Here is an oft-quoted observation, spuriously attributed to Socrates, about youth:
The children now love luxury; they have bad manners, contempt for authority; they show disrespect for elders and love chatter in place of exercise. Children are now tyrants, not the servants of their households. They no longer rise when elders enter the room. They contradict their parents, chatter before company, gobble up dainties at the table, cross their legs, and tyrannize their teachers.
Even though Socrates didn’t say it, the sentiment has nevertheless been stated and restated since 1907, when the observation was concocted, and probably had been shared widely for decades, and even centuries, before that. I use a form of it when I discuss the spoiled children of capitalism (e.g., here).
Is there something to it? No and yes.
No, because rebelliousness and disrespect for elders and old ways seem to be part of the natural processes of physical and mental maturation.
Not all adolescents and young adults are rebellious and disrespectful. But many rebellious and disrespectful adolescents and young adults carry their attitudes with them through life, even if less obviously than in youth, as they climb the ladders of various callings. The callings that seem to be most attractive to the rebellious are the arts (especially the written, visual, thespian, terpsichorial, musical, and cinematic ones), the professoriate, the punditocracy, journalism, and politics.
Which brings me to the yes answer, and to the spoiled children of capitalism. Rebelliousness, though in some persons never entirely outgrown or suppressed by maturity, will more often be outgrown or suppressed in economically tenuous conditions, the challenges of which which almost fully occupied their bodies and minds. (Opinionizers and sophists were accordingly much thinner on the ground in the parlous days of yore.)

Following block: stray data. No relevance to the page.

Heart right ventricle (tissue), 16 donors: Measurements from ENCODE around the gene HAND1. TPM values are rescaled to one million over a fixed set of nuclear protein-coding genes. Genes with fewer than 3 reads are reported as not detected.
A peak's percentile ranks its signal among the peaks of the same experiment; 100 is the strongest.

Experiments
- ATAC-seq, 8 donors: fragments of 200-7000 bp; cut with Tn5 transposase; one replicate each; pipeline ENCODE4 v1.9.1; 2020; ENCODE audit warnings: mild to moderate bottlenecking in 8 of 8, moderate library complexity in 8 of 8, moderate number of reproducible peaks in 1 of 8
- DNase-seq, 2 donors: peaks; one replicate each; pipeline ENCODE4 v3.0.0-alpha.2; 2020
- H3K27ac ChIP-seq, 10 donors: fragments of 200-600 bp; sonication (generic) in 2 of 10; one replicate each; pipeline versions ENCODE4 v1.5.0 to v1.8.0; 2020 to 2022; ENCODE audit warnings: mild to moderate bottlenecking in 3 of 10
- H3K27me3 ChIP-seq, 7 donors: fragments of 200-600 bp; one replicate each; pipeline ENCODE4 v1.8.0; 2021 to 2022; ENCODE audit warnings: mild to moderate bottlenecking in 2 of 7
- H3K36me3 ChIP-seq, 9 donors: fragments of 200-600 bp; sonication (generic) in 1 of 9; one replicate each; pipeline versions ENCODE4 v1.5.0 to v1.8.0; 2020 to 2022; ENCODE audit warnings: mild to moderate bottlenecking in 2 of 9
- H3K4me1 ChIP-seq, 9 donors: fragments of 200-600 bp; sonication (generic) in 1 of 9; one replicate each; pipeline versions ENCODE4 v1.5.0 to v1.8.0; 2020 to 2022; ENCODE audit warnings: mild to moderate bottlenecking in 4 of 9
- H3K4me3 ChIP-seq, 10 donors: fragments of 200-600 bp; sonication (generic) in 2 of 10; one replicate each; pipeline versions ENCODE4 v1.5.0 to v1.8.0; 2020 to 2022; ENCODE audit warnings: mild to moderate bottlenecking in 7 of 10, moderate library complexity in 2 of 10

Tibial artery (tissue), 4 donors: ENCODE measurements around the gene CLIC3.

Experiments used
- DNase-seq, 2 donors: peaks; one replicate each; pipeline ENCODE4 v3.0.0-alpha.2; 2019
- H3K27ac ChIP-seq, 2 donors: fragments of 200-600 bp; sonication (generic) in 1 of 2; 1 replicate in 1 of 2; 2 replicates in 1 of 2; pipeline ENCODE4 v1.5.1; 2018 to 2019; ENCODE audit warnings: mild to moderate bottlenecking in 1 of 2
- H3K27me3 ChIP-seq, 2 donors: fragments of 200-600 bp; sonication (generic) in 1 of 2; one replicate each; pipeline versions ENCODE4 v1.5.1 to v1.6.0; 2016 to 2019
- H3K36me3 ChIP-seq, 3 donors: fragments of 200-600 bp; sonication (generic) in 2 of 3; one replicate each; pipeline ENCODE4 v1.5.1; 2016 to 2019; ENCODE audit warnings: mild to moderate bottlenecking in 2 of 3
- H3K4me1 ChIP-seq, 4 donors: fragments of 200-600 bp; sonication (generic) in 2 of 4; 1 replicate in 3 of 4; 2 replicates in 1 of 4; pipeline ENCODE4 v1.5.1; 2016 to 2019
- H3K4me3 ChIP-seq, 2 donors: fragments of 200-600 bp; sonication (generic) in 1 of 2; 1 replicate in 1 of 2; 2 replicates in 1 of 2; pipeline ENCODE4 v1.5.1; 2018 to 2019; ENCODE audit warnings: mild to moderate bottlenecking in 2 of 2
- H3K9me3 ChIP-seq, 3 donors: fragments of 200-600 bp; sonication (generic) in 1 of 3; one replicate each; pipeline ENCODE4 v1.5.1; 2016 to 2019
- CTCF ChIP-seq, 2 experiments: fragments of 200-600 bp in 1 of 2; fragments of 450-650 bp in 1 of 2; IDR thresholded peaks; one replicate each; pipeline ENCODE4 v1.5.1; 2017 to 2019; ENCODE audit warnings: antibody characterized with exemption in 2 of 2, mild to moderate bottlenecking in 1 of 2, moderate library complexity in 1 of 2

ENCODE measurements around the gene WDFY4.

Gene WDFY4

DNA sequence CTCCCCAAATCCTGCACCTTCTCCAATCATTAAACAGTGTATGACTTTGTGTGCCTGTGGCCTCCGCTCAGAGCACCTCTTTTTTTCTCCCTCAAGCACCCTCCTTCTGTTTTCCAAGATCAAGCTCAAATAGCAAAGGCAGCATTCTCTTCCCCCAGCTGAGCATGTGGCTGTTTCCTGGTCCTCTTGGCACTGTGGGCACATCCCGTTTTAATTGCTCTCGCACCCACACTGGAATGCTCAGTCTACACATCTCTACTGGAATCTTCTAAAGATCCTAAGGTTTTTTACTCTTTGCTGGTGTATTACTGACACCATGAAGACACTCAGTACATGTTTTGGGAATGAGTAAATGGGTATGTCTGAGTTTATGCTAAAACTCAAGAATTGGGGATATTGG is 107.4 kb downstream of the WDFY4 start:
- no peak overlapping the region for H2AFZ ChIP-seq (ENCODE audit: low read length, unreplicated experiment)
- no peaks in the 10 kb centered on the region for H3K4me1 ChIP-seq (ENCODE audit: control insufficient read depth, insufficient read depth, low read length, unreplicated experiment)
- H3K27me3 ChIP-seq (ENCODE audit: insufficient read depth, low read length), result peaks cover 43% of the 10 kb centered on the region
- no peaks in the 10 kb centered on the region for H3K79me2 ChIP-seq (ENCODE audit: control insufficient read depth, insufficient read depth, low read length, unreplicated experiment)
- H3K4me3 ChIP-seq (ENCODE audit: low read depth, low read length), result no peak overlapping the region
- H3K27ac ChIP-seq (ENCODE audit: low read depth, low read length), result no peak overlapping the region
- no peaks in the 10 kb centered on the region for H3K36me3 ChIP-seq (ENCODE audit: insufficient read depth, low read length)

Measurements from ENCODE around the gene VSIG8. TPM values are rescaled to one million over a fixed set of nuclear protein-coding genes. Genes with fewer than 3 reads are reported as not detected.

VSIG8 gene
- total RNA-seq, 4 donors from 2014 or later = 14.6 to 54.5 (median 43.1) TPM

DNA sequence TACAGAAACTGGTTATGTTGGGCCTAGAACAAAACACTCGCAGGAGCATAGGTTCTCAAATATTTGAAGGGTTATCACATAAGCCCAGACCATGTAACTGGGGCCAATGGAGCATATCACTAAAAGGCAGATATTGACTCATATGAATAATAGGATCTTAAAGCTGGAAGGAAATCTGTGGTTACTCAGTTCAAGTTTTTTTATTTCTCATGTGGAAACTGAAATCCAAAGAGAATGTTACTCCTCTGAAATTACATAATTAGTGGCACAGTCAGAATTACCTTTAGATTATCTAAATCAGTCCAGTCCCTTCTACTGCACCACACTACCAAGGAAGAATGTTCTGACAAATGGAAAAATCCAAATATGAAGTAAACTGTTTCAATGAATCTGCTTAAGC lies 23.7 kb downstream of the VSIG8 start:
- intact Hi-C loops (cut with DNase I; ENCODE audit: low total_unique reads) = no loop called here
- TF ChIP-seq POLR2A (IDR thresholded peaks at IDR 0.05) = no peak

However, as economic growth and concomitant technological advances have yielded abundance far beyond the necessities of life for most inhabitants of the Western world, the beneficiaries of that abundance have acquired yet another luxury: the luxury of learning about and believing in systems that, in the abstract, seem to offer vast improvements on current conditions. It is the old adage “Idle hands are the devil’s tools” brought up to date, with “minds” joining “hands” in the devilishness.
Among many bad things that result from such foolishness (e.g., the ascendancy of ideologies that crush liberty and, ironically, economic growth) is the loss of social cohesion. I was reminded of this by Noah Smith’s fatuous article, “The 1950s Are Greatly Overrated“.
Smith is an economist who blogs and writes an opinion column for Bloomberg News. My impression of him is that he is a younger version of Paul Krugman, the former economist who has become a left-wing whiner. The difference between them is that Krugman remembers the 1950s fondly, whereas Smith does not.
I once said this about Krugman’s nostalgia for the 1950s, a decade during which he was a mere child: